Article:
Friday, October 8, 2010

In the News This Week

Fridays on the SCBWI blog, I share snippets of and links to some of the publishing/media-related news I've read during the last week that I found interesting, helpful, and/or fun. Click titles to get to the full articles.

Among this week's news: New York Times on the suffering picture book; Open Road Media's new addition signal children's books ahead; Scholastic's reading report; reasons you may be losing Facebook friends; NYC is top Twitter city (I'm sure it's all the publishing tweeps); a new book featuring literary tattoos (guess who's got the Mad Hatter on her bum?); iPad and Facebook continue to take over the world; NYT's "spaghetti taco" expert (who's hungry?); bye to "Huge" (sad face!); and more.


Picture Books No Longer a Staple for Children
(NYT)
Picture books are so unpopular these days at the Children’s Book Shop in Brookline, Mass., that employees there are used to placing new copies on the shelves, watching them languish and then returning them to the publisher. The picture books section at Politics and Prose Bookstore in Washington. Even some best-selling authors feel the pinch. “So many of them just die a sad little death, and we never see them again,” said Terri Schmitz, the owner. The shop has plenty of company. The picture book, a mainstay of children’s literature with its lavish illustrations, cheerful colors and large print wrapped in a glossy jacket, has been fading. It is not going away—perennials like the Sendaks and Seusses still sell well—but publishers have scaled back the number of titles they have released in the last several years, and booksellers across the country say sales have been suffering.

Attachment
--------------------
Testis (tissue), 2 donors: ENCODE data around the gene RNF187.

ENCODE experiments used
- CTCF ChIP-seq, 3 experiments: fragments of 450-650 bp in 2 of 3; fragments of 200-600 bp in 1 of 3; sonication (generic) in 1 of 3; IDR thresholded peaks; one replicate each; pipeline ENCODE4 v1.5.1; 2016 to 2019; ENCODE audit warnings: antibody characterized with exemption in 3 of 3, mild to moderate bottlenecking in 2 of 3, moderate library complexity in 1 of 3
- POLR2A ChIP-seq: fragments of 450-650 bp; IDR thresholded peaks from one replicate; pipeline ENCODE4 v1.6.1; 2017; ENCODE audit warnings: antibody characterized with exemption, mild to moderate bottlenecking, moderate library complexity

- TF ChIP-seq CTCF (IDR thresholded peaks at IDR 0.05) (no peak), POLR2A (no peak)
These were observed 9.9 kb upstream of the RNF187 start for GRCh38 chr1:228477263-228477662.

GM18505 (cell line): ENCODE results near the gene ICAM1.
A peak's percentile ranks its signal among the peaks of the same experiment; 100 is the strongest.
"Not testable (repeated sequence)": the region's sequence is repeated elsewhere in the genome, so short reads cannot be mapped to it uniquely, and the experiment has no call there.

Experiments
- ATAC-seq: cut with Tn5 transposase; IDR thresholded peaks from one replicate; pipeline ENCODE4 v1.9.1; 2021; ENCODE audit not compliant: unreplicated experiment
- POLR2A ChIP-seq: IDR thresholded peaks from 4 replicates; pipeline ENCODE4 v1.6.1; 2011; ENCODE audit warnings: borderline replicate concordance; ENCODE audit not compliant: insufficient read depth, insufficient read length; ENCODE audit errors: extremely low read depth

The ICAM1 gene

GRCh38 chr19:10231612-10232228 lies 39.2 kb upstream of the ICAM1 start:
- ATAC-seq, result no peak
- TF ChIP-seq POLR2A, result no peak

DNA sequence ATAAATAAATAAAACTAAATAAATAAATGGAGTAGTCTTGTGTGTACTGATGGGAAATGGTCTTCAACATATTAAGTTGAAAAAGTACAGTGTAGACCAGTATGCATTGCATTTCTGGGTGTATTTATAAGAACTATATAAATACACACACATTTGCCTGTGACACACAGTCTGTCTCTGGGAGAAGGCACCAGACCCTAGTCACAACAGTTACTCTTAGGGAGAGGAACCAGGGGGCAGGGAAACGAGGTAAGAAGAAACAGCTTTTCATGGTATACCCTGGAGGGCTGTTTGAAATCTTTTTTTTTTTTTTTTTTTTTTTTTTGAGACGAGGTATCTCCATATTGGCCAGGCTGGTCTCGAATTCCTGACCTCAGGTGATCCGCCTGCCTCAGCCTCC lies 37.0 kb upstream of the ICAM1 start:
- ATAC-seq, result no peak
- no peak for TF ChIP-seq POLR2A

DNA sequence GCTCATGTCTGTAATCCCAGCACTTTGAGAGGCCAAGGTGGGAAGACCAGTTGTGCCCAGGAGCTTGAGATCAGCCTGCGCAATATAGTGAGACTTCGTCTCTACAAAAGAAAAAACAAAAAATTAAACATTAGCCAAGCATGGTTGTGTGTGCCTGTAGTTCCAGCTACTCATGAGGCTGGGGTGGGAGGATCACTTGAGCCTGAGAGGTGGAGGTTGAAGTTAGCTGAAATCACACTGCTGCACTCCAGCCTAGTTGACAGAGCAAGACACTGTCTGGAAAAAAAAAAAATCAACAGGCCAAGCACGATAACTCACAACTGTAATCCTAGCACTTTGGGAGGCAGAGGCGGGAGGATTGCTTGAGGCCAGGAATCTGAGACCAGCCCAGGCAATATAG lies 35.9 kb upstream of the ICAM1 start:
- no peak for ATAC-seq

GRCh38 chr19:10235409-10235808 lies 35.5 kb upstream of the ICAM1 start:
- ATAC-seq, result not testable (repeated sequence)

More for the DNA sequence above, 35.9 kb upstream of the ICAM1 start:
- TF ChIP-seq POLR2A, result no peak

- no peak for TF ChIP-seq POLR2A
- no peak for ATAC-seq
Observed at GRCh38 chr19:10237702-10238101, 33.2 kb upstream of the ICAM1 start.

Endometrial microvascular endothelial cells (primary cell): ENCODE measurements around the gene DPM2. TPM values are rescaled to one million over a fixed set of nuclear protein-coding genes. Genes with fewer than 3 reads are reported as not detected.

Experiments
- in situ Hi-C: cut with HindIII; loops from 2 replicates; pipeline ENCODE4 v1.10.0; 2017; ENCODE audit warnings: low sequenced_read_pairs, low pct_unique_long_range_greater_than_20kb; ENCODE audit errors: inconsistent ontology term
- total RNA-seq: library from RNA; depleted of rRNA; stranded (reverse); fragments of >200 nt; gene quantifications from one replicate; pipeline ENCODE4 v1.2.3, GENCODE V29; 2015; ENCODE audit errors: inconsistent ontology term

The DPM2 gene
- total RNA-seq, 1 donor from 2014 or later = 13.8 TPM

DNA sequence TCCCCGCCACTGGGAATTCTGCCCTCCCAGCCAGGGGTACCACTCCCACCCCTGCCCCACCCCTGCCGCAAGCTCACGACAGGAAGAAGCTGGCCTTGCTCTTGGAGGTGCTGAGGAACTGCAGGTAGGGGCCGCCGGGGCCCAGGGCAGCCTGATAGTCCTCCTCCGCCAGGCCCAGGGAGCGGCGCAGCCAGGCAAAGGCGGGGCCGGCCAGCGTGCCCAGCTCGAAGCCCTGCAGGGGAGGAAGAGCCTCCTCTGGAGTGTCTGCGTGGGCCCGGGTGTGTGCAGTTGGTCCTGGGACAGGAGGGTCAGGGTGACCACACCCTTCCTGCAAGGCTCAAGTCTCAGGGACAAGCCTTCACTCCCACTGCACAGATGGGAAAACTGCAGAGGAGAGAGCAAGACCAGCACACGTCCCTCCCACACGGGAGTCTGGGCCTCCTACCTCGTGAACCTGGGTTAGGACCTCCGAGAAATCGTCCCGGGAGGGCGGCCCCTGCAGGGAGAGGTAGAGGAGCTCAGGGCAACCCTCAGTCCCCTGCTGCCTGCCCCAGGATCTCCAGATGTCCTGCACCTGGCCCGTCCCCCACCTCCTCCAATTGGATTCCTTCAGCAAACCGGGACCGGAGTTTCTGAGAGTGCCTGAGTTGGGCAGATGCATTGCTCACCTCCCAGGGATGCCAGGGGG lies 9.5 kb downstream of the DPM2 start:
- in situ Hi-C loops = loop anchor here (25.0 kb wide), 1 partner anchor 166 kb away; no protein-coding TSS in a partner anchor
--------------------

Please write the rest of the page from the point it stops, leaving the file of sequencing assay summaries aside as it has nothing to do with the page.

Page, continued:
Barbara Marcus Joins Open Road (PW)
Children's publishing industry veteran Barbara Marcus has joined Open Road Integrated Media as an adviser, and will help lead the company's entry into the children's market. She will also help further Open Road’s international business development and consult on general strategic issues. 

Scholastic Kids & Family Reading Report: Next Chapter Of eBooks, Reading Roadblocks Vs. Potential Portals & More (Ypulse)
The other day in Essentials I pointed to a New York Times piece, reg. required, on the latest Kids & Family Reading Report out of Scholastic conducted by the Harrison Group among children ages 9 to 17 and their parents. Some of the big takeaways were enthusiasm from young readers towards adopting new digital platforms like eBooks (not at the sacrifice of traditional books!), concerns coming from parents around digital distraction (with some notable quotable exceptions: One father says, "The need to read and comprehend video game instructions seems to have helped my son’s reading ability..:") and, lastly, a persistent lack in information literacy when it came to "reading" the web.

5 Reasons You Got Unfriended On Facebook (And How To Prevent It From Happening Again) (All Facebook)
Have you been loosing sleep trying to figure out why you got unfriended on Facebook? I hope not! But if you have been unfriended recently, you might still be curious to know the reason behind this distasteful act. Lucky for you, a new study conducted by University of Colorado Denver researchers will help you make sure you will never be unfriended again! After surveying 1500 Facebook users on Twitter (loving the irony!), University of Colorado Denver Ph.D student Christopher Sibona found the following top reasons for Facebook unfriending:

iPad Adoption Rate Fastest Ever, Passing DVD Player (CNBC)
Apple’s iPad sold three million units in the first 80 days after its April release and its current sales rate is about 4.5 million units per quarter, according to Bernstein Research. This sales rate is blowing past the one million units the iPhone sold in its first quarter and the 350,000 units sold in the first year by the DVD player, the most quickly adopted non-phone electronic product.